NOTE: THIS STORY WAS FIRST PUBLISHED IN THE BOHOL CHRONICLE’S SUNDAY PRINT EDITION.
Besieged by rising fuel prices, electric consumers of Bohol Light Company Inc. (BLCI) enjoyed temporary relief as a billing adjustment of PhP3.40/kwh was implemented on October 2021 after a billing error by the Independent Electricity Market Operator of the Philippines (IEMOP) was uncovered that jacked up the rate of electricity from PhP9.34/kwh in August 2021 to PhP11.65/kwh last month.
However, electricity rates will slightly increase by November, next month as a result of power purchases by BLCI from the Wholesale Electric Spot Market (WESM) which is passed on to consumers.
Average 2021 BLCI rate for the past six months showed that during the months of May and June rates were PhP10.30/kwh and Php10.26/kwh respectively. For the month of July rates rose by PhP1.19/kwh from 10.26/kwh in June to Php11.45/kwh and dipped by P2.11/kwh in August to Php9.34/kwh.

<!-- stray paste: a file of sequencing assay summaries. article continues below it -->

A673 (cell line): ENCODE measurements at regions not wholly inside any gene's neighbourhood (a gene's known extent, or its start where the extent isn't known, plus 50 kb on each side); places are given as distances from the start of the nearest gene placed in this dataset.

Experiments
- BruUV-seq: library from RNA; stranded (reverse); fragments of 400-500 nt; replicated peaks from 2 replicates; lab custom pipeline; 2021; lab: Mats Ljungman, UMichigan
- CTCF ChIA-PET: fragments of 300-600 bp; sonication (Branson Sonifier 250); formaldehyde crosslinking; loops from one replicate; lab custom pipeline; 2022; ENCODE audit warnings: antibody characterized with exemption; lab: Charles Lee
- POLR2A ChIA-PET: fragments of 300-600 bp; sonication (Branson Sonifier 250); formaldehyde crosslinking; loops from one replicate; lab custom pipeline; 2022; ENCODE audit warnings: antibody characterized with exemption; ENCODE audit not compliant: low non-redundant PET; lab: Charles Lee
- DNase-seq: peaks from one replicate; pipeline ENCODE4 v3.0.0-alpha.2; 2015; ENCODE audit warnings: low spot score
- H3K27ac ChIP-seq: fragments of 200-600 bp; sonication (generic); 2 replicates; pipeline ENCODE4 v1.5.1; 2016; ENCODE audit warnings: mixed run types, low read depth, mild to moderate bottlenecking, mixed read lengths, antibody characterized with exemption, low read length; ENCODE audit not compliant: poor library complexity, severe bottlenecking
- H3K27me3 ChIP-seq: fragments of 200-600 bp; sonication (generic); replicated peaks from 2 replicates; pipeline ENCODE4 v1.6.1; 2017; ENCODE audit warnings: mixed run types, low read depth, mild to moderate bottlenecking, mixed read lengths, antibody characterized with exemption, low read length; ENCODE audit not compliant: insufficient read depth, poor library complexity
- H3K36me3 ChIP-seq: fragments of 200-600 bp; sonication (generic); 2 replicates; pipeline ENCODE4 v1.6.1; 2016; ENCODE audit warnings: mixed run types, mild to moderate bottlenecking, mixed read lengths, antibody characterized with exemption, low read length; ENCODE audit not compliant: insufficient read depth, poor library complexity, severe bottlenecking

An abrupt surge in September caught BLCI and its consumers by surprise as their monthly rate escalated from PhP9.34/kwh in August to a staggering PhP11.65/kwh or a hefty increase of P2.31/kwh.
BLCI tracked down the error from an IEMOP calculation that lumped the collectibles of electricity end-users under contestable and captive markets.
Electricity end-users under the captive market who do not have a choice of a electricity supplier are the 22,000 BLCI consumers while customers under contestable market have a choice of a supplier of electricity such as big businesses with a substantial demand for power.
Admitting the erroneous computation, IEMOP fully refunded BLCI’s customers in the next billing period including those from Bohol Electric Cooperatives 1 and
WESM, operated by IEMOP is where generators sell their excess capacities not covered by contracts and where the customers buy additional capacities on top of their contracts. BLCI relies on 35% of its power needs from the WESM.
BLCI also announced that a 28-month power supply agreement has been inked with the Power Sector Assets and Liabilities Management (PSALM), a government-owned and controlled corporation which will translate into a lower electricity rates after the expiration of its contract with Unified Leyte Geothermal Power Plant (ULGPP) in Tongonan, Leyte. (Chito M. Visarra)